Seeing God

My daughter reminded me that one further aspect that stood out at the Red Mill Museum in Clinton was the persistence of pareidolia. Pareidolia, or matrixing, is the tendency to interpret “random” data as meaningful. More specifically, it is often used to refer to seeing a person (or entity) where it is not. As I wrote in an earlier entry, it has been suggested that pareidolia is the ultimate origin of religion.

For my purposes here, however, I wonder if the sheer amount of false faces we encountered while at the Red Mill might have some connection with the idea that the property is haunted. Somewhat of a skeptic, I am somewhat swayed by ghost accounts since they are so plentiful and since many of those who report them are reputable persons with good observation skills. Ghosts are, however, impossible to separate from some form of religious thought since they are the ultimate examples of the intangible, unmeasurable phenomenon. If there are ghosts in the laboratory, they haven’t been quantified yet.

Old buildings, which abound at sites like the Red Mill, are full of knotholes or other apertures whose original hardware has long since disappeared. Round holes, or spots, as many insects and fish “know” are easily interpreted as eyes. Add a horizontal line beneath your “eyes” and you have a basic face.

Perhaps my favorite example of pareidolia at Red Mill is an old sycamore tree. A large burl on the trunk bears a striking resemblance to a human profile. This is more easily seen in real life where the mind more easily filters out the distracting coloration and focuses on the shape. Since pareidolia is such a fascinating aspect of the human experience of the world, and since it might, conveniently, be tied to religion, this seemed to be as appropriate a venue as any other to share some great examples.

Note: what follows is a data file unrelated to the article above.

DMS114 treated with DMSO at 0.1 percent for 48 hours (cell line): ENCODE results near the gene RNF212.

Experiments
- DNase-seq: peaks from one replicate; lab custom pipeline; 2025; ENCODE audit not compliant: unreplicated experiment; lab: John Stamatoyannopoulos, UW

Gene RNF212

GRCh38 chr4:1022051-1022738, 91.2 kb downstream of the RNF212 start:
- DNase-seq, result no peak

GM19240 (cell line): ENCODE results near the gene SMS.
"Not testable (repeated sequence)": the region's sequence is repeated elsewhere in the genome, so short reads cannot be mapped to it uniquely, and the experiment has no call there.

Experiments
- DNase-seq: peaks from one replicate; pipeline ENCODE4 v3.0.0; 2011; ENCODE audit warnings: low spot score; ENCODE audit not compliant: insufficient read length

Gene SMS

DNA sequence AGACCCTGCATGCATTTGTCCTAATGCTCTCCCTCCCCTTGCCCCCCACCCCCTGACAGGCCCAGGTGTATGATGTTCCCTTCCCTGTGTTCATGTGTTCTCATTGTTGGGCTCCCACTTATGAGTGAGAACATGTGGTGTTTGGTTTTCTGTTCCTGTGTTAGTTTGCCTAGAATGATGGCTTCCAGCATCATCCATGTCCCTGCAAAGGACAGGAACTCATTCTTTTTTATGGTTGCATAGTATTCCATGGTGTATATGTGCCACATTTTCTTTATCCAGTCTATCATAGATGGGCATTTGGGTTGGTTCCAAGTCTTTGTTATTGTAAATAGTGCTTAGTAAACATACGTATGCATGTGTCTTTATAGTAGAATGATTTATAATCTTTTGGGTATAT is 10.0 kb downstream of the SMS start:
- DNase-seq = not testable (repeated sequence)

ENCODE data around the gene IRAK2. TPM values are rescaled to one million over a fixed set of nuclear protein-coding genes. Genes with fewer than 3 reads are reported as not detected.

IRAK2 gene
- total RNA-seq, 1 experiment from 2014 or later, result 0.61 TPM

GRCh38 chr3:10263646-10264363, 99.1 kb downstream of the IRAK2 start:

Bibles and Freedom

Visiting the Red Mill in Clinton, New Jersey is always a worthwhile experience. Yesterday, a gloomy, gray September postcard, was perfect for such a visit. In addition to the many buildings on the museum grounds that retain an atmospheric feel year-round, the Mill is supposedly haunted and is frequented by a number of ghost hunting teams. With its long (for America) history and its picturesque beauty, the museum is a popular spot with tourists as well as ghost hunters.

One of the buildings on the grounds is an old one-room schoolhouse. As a family we have visited a number of these, although none of us qualify as having been actual pupils at one. A frequent blandishment at such institutions is the rules by which school teachers had to live in the nineteenth century, usually posted on the wall. Yesterday as we read the obligatory list, one “commandment” stuck out from the 1872 code of conduct: “After ten hours in school, the teachers may spend the remaining time reading the Bible or any other good books.” While many of the rules were condescending in their moralizations, this one carried a perfect example of how a nation, naively short-sighted, was already giving preferential treatment to one religion, Protestant Christianity.

As a nation founded as a haven for religious freedom, the colonists and settlers simply had narrow exposure to religions of the world. Freedom seemed an ideal worth dying for, but usually it meant freedom to be whatever (Protestant) denomination you wished to be. Catholicism was associated with the old powers of Europe, and the religions of the east were barely known. The Protestants were the ones who promoted Bible reading in those days, and while the rules allowed for other good books, there is an unstated superiority given to the Good Book in its pride of place. Once the colonials became nationals, it was still fair to taunt Quakers, Unitarians, and others who didn’t seem to fit the mold. We didn’t see any ghosts at the Red Mill yesterday, but it did seem that a haunting memory of true religious liberty hung about the place.

Clinton's Red Mill sews freedom